Functional Genomics and RNAi

RNAi Question & Answer Archive

 

Experts in the field of RNAi have answered your questions. You will find your answers here.

I would like to know whether anyone has used shRNA on primary human monocytes and if so is there any advice?

I want to lyse plant cells at various stages and analyze the miRNA (siRNA) population. What vector can I clone the whole population into and how much starting material do I need to clone?

How can I trace with immunohistochemistry the incorporation of lentiviral vector-siRNA in the cells? Are there other methods that I can use to demonstrate the incorporation of the lentiviral vector?

Do you know from where antibodies against the puromycin resistance protein can be purchased?

Is the system GP2-293 and pVSV compatible with MISSION® RNAi Lentivirus?

How can we use the purified plasmid DNA format with the lentiviral packaging mix (Prod. No. SHP001) to produce lentiviral particles?

I have several of the Mission shRNA clones in the bacterial stocks. I was wondering what the competent cells used are and if you have any information on the stability of the shRNA plasmids in these cells?
  Can I resuspend dried siRNA duplex pellet in RNAse-free water instead of 1 x TE?

What is the best strategy to elucidate individual siRNA sequences from a heterogeneous population (pooled siRNA)?

Which transfection reagent is best suitable for siRNA transfection in to primary murine peritoneal macrophages?

For the plasmid DNA, is there a way to multiply the stock we've been given, using PCR or any other method? Also, are there any research papers or links to some literature that allow me to view the data on the genes that have been silenced?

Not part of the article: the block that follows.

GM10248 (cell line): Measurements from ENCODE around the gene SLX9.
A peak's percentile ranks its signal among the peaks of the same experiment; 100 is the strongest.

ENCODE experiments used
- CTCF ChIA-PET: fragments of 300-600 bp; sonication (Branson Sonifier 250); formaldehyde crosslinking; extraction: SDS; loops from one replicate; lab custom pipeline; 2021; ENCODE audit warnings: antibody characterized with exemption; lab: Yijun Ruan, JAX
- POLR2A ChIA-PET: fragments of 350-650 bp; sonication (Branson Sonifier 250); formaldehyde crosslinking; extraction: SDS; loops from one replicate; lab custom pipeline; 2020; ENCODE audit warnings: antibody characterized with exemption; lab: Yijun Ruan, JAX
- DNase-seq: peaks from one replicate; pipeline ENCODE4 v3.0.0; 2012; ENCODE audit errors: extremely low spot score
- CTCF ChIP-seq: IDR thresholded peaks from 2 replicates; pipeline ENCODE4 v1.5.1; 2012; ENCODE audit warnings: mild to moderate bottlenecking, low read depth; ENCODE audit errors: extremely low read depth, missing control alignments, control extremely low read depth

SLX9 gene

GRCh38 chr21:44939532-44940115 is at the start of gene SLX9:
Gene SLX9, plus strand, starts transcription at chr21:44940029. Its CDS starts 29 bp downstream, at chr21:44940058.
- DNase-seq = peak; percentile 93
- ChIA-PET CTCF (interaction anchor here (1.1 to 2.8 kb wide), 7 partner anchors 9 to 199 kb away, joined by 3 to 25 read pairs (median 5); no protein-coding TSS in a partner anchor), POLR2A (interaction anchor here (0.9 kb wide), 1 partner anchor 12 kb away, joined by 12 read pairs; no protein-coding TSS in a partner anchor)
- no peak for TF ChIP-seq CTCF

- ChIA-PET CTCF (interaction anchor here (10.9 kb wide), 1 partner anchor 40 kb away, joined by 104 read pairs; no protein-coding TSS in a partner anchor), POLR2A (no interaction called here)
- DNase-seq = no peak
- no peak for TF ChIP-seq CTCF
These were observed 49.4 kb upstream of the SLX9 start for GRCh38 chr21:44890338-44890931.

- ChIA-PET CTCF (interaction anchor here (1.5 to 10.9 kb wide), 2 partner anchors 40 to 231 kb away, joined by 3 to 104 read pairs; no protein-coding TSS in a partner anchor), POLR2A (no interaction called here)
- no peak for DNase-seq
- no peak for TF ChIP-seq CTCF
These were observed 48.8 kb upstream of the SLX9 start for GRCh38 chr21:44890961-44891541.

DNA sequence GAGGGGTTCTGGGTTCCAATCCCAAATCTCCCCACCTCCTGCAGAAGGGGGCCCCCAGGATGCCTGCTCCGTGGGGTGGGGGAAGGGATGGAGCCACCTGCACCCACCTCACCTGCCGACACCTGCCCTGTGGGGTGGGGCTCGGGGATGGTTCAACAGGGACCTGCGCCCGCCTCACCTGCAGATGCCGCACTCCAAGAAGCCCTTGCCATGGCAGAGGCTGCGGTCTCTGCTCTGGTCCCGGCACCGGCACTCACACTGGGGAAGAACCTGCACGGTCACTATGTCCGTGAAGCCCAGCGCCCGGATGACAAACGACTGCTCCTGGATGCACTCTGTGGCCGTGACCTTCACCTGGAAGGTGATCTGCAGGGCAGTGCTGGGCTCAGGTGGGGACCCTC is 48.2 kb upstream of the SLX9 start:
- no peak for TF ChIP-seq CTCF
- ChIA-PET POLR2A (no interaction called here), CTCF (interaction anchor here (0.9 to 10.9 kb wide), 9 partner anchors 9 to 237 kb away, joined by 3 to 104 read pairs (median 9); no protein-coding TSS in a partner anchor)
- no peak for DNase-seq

What helper DNA are you using for packaging of the Lentivirus?

Are MISSION shRNA viral particles suitable for transduction of neurons? Does direct infusion of positive control viral solution into the mouse brain result in stable GFP expression? If so, can you provide any references?

I am wondering if you sell any RNAi for the plant GUS gene (GUSb)? Do you sell any GUS RNAi controls for plant cell work?

Q:
I would like to know whether anyone has used shRNA on primary human monocytes and if so is there any advice?

A:
Here is a reference describing how lentiviral shRNA has been used to stably transduce monocytic cells: Nat Biotechnol. 2004 Dec;22(12):1573-8. Epub 2004 Nov 28. Negative feedback inhibition of HIV-1 by TAT-inducible expression of siRNA. Unwalla HJ, Li MJ, Kim JD, Li HT, Ehsani A, Alluin J, Rossi JJ. . His main research focus is miRNA in plants.

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Q:
What is the best strategy to elucidate individual siRNA sequences from a heterogeneous population (pooled siRNA)?

A:
The best method would be to use a sequencing technology that gives high coverage and works well on short sequences. Another option is to subclone the population into a vector, followed by sequencing. If the constituents of the population are known, a chip-based detection method may also be used.

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Q:
How can I trace with immunohistochemistry the incorporation of lentiviral vector-siRNA in the cells? Are there any antibodies against part of the virus that I can use? Do you have any reporter genes like GFP or siRNA labeling like Cy3? Are there other methods that I can use to demonstrate the incorporation of the lentiviral vector?

A:
There are many ways to verify the shRNA has been incorporated into your cells. Each of the MISSION®-TRC constructs carries the puromycin resistance gene (PAC). Cells may be traced using anti-PAC antibody or selected using puromycin. Surviving cells express the shRNA. Cells may also be traced using qRT-PCR using probes against the PAC gene. We do offer a reporter control for fluorescence visualization of cells (MISSION TurboGFP Control Transduction Particles - SHC003V).